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Kevin1632
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Steam breakfast of Champions


« Reply #12 on: July 08, 2013, 11:49:07 am »

In place of grinding off the fins, you could use the fins to help hold insulation around the cylinder. This will increase the efficiency of your expander.

The formula for power out for steam is;

 PSI * Area of the piston in square inches * length of the stroke in feet * the RPMs * the number of double acting pistons, (half the number of pistons if they are single acting) / 33,000 + horse power out.

Dropping in some numbers, we get;


(My guess is a three inch piston with a four and one half inch stroke, two hundred RPMs, and single acting one piston engine.)

15 psi * 7 (area) *.375 (stroke in feet) * 200  * .5 / 33,000 = .1205 Hp Probably about a tenth of a Hp when allowing for friction.

Because steam has 100% torque at 0 rpm the engine will have roughly one horse power compared to an ICE. (roughly ten to one in comparison)

Due to the engine being single cylinder it will not be self-starting and will need a pull rope starter, and it will need a fly wheel to even out the power out curve.

Regards,
Kevin


ps Have you tried the engine on compressed air yet?

kevin
« Last Edit: July 08, 2013, 11:51:25 am by Kevin1632 » Logged

robotmastern
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automaton craftsman extraordinaire


« Reply #13 on: July 09, 2013, 03:48:33 am »

actually the cylinder is a 2x2 and i need to fill my welding tanks before i can get the stud welded on so no i havent tried it yet but i know my cam system works.
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Kevin1632
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Steam breakfast of Champions


« Reply #14 on: July 12, 2013, 07:41:17 am »


The cam lifter is elegant, you might consider putting a nut (plus locking nut) and threaded rod in as the cam follower. That system will allow you to adjust the open time for your steam admission valve.

Aside from that here are a couple of sites that are extraordinary, the SACA site has pepole on the forum who worked with Besler and Doble, the knowledge is strong with them.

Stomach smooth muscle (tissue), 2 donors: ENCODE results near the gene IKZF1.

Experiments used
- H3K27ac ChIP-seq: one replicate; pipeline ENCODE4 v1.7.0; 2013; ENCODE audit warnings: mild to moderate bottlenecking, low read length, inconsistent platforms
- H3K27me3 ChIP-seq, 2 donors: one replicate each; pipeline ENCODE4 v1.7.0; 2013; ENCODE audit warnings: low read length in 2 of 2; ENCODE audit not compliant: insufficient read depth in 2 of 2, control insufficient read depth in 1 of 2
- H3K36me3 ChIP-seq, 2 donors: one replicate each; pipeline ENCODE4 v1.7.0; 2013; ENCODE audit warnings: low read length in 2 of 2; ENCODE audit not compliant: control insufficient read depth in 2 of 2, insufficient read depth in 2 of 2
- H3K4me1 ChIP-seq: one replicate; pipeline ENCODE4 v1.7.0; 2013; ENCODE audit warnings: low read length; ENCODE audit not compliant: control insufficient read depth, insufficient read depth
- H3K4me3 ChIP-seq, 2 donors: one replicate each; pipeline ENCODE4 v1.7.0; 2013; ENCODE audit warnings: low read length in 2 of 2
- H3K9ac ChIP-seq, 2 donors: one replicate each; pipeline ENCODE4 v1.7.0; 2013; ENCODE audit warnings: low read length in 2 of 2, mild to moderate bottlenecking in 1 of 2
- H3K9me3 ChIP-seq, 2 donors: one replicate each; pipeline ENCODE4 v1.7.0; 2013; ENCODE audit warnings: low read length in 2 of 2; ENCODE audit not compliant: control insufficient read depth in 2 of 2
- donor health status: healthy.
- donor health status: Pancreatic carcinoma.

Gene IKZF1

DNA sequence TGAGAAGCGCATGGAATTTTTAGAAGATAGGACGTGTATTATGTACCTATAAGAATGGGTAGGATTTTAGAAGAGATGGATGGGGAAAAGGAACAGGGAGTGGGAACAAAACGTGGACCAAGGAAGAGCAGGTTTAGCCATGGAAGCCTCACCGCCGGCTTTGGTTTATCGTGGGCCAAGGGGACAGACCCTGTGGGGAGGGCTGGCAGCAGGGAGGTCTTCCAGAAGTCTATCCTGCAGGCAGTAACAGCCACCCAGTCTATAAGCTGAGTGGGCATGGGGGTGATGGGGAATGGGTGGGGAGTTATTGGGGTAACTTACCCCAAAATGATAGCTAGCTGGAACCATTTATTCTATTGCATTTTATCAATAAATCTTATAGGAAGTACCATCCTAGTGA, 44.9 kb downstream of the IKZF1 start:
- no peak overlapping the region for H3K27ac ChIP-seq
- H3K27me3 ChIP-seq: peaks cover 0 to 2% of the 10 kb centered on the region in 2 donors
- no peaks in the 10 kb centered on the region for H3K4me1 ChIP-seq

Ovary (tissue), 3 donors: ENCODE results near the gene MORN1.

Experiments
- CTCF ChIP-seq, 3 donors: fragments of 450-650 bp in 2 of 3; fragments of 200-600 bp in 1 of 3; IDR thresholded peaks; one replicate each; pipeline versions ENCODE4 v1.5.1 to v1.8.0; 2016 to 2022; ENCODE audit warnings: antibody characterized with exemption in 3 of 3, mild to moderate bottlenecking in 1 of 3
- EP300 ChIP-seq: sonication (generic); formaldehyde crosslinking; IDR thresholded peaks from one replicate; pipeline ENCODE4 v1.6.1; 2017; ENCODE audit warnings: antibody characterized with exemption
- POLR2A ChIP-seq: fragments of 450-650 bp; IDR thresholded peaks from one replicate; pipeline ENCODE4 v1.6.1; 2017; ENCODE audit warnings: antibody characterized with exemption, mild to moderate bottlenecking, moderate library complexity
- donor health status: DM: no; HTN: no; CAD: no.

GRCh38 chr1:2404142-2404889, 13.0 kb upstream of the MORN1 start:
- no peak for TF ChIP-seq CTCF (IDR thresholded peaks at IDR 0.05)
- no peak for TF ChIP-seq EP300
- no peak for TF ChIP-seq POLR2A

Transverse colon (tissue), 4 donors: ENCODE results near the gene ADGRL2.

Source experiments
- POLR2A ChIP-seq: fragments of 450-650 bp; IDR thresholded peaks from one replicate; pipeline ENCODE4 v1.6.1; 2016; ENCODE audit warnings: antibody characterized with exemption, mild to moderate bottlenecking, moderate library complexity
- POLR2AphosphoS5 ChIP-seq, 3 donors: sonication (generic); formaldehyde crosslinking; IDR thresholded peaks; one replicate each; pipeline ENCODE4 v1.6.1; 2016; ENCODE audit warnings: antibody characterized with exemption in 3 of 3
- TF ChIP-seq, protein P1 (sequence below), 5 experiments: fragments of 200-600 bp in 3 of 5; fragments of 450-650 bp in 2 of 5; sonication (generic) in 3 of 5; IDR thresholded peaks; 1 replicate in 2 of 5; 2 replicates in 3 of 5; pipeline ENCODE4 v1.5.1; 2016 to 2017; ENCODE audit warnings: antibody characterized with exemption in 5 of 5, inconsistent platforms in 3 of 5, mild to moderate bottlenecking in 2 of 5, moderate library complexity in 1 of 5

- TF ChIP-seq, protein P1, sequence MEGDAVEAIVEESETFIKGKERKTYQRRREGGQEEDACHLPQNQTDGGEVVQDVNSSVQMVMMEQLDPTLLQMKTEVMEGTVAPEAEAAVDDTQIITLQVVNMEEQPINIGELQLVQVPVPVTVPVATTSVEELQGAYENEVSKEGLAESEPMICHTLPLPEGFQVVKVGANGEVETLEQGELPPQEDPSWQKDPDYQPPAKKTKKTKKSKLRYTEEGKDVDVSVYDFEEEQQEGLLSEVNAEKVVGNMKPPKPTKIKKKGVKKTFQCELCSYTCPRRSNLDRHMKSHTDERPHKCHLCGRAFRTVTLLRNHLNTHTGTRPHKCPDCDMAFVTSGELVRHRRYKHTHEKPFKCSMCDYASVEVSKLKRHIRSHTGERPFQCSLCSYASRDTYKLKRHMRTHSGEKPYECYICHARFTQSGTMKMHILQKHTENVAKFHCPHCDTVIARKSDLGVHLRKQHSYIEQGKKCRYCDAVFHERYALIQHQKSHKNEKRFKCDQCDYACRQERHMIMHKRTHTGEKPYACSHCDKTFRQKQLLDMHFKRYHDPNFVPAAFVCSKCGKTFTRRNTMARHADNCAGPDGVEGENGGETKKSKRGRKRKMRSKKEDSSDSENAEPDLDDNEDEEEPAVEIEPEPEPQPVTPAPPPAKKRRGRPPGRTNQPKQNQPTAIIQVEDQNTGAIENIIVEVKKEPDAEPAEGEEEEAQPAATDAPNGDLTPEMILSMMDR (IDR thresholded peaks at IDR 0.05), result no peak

http://www.steamautomobile.com/lcc/index.htm

This link is to a set of papers on steam locomotion, the Lamont plant is a great one.

http://www.steamautomobile.com/northea/papers.html

Finally here is a link to my last beasty.... I ended up shearing off the crank shaft...

Spoiler (click to show/hide)


That is a six inch ruler at the bottom

Regards,
Kevin





actually the cylinder is a 2x2 and i need to fill my welding tanks before i can get the stud welded on so no i havent tried it yet but i know my cam system works.
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robotmastern
Snr. Officer
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United States United States


automaton craftsman extraordinaire


« Reply #15 on: July 14, 2013, 01:15:00 am »

thank you, sometimes the simplest solution is the best.
and actually the cam system is for exhaust only and vents the entire up stroke. with the way the valves are positioned the only way to actuate the admission valve is from inside the piston. granted i have considered removing the valve entirely and using a ball valve external to the engine however that would require a lot more work and possibly another cam.
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robotmastern
Snr. Officer
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United States United States


automaton craftsman extraordinaire


« Reply #16 on: August 19, 2013, 12:45:50 am »

so i decided to try and build a rocket stove as the burner, while researching designes i figured that a single tube is not going to be enough for the size of this pot so i was able to modify the basic design to feature 2 tubes
Spoiler (click to show/hide)
Spoiler (click to show/hide)
Spoiler (click to show/hide)
Spoiler (click to show/hide)
Spoiler (click to show/hide)
however upon testing today i find i am losing more heat to the atmosphere than the stove is providing so i will need to insulate the boiler and posibly encorporate a heat exchanger of some sort and improve ventilation